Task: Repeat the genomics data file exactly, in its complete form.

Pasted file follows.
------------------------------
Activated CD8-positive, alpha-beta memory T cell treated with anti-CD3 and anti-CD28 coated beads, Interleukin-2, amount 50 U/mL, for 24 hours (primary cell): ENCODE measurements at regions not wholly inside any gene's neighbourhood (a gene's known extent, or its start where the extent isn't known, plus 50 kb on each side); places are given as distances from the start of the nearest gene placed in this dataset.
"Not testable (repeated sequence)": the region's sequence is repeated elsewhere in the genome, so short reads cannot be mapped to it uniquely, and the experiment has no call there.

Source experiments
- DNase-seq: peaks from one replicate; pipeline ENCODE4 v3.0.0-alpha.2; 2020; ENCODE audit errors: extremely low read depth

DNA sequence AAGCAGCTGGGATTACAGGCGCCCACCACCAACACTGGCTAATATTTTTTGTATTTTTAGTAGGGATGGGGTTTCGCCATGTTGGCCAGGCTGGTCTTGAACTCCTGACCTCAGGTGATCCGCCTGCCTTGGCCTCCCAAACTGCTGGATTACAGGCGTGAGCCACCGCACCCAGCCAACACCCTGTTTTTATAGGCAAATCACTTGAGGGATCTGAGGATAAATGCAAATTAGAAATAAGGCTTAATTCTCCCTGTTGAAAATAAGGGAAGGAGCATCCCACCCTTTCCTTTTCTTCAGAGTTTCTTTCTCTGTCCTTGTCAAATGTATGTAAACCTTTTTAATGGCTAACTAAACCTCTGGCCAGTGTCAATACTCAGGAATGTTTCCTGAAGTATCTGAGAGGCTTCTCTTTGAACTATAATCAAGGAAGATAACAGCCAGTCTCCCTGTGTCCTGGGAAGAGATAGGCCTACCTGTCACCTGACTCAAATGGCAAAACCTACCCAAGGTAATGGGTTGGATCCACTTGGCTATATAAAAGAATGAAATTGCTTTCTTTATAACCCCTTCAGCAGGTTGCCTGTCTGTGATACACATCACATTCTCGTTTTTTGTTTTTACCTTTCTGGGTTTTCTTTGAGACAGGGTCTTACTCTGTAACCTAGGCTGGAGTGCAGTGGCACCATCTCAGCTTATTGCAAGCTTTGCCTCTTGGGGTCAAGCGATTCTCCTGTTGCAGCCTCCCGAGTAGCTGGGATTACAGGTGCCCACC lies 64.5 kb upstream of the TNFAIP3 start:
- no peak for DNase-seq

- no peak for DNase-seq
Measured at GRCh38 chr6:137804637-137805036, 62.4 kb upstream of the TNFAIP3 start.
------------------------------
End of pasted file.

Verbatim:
Activated CD8-positive, alpha-beta memory T cell treated with anti-CD3 and anti-CD28 coated beads, Interleukin-2, amount 50 U/mL, for 24 hours (primary cell): ENCODE measurements at regions not wholly inside any gene's neighbourhood (a gene's known extent, or its start where the extent isn't known, plus 50 kb on each side); places are given as distances from the start of the nearest gene placed in this dataset.
"Not testable (repeated sequence)": the region's sequence is repeated elsewhere in the genome, so short reads cannot be mapped to it uniquely, and the experiment has no call there.

Source experiments
- DNase-seq: peaks from one replicate; pipeline ENCODE4 v3.0.0-alpha.2; 2020; ENCODE audit errors: extremely low read depth

DNA sequence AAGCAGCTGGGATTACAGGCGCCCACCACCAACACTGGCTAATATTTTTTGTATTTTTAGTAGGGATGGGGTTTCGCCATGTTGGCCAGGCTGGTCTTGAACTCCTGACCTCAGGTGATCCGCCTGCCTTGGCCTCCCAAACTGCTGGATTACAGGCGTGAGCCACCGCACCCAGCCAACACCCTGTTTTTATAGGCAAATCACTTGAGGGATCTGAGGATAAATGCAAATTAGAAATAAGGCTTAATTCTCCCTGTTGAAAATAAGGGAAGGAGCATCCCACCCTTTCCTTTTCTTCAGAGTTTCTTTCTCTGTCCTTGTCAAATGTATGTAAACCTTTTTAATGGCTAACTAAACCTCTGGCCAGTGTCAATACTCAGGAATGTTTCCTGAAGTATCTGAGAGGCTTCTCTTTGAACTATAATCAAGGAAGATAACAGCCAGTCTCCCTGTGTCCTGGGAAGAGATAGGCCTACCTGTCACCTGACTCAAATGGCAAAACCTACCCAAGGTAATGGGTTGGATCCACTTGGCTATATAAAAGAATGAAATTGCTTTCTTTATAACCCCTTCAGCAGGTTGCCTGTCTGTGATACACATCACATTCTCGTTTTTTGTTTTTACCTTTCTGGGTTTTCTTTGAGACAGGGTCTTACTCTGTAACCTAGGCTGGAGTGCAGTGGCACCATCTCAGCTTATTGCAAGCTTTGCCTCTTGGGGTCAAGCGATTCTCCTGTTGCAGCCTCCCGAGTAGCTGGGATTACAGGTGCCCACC lies 64.5 kb upstream of the TNFAIP3 start:
- no peak for DNase-seq

- no peak for DNase-seq
Measured at GRCh38 chr6:137804637-137805036, 62.4 kb upstream of the TNFAIP3 start.